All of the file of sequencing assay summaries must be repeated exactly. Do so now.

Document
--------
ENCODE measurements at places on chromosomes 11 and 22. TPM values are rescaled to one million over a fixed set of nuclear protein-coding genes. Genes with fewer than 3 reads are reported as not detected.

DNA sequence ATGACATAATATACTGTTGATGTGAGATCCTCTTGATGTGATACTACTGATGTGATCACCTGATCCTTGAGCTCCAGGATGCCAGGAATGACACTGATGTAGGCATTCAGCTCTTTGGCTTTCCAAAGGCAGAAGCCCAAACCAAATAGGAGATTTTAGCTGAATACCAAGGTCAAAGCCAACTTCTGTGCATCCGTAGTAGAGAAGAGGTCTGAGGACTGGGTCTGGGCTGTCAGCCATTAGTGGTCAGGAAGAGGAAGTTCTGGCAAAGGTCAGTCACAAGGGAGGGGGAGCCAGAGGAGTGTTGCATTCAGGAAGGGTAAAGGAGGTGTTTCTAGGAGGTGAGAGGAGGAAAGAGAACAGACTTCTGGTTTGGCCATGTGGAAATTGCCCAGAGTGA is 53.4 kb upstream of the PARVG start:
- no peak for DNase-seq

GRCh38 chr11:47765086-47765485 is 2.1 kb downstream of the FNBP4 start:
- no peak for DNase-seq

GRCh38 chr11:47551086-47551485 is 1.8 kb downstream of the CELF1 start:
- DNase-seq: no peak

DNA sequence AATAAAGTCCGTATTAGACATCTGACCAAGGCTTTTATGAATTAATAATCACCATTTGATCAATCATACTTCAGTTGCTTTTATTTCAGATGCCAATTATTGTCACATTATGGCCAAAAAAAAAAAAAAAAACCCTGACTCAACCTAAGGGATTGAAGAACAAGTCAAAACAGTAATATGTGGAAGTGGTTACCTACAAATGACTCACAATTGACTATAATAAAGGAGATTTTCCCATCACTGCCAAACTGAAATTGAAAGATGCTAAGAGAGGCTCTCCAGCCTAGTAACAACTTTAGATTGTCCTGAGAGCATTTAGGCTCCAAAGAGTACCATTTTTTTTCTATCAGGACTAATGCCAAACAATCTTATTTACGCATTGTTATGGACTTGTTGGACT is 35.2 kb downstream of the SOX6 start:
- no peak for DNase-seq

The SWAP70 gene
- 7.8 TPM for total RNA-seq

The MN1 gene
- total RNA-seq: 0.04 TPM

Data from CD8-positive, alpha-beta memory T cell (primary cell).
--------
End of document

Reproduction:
ENCODE measurements at places on chromosomes 11 and 22. TPM values are rescaled to one million over a fixed set of nuclear protein-coding genes. Genes with fewer than 3 reads are reported as not detected.

DNA sequence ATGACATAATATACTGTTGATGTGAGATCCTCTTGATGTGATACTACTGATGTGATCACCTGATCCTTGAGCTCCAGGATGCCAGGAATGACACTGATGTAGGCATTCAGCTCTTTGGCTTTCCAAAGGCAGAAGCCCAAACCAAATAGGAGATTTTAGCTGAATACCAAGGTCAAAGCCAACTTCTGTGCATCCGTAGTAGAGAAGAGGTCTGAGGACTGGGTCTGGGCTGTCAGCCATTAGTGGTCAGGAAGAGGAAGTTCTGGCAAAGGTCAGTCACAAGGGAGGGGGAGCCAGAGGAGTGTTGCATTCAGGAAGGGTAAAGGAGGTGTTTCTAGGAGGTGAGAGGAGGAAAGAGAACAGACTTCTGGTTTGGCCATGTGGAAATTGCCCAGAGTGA is 53.4 kb upstream of the PARVG start:
- no peak for DNase-seq

GRCh38 chr11:47765086-47765485 is 2.1 kb downstream of the FNBP4 start:
- no peak for DNase-seq

GRCh38 chr11:47551086-47551485 is 1.8 kb downstream of the CELF1 start:
- DNase-seq: no peak

DNA sequence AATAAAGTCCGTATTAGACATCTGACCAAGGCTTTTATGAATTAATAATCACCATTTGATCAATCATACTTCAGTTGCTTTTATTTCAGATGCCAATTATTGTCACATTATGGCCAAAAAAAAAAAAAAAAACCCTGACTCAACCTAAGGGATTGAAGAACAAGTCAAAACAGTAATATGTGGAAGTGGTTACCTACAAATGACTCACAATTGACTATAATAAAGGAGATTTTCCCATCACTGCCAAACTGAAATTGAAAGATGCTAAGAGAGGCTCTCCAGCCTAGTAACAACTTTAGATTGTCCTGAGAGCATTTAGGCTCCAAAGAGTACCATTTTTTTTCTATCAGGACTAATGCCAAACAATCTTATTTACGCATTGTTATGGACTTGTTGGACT is 35.2 kb downstream of the SOX6 start:
- no peak for DNase-seq

The SWAP70 gene
- 7.8 TPM for total RNA-seq

The MN1 gene
- total RNA-seq: 0.04 TPM

Data from CD8-positive, alpha-beta memory T cell (primary cell).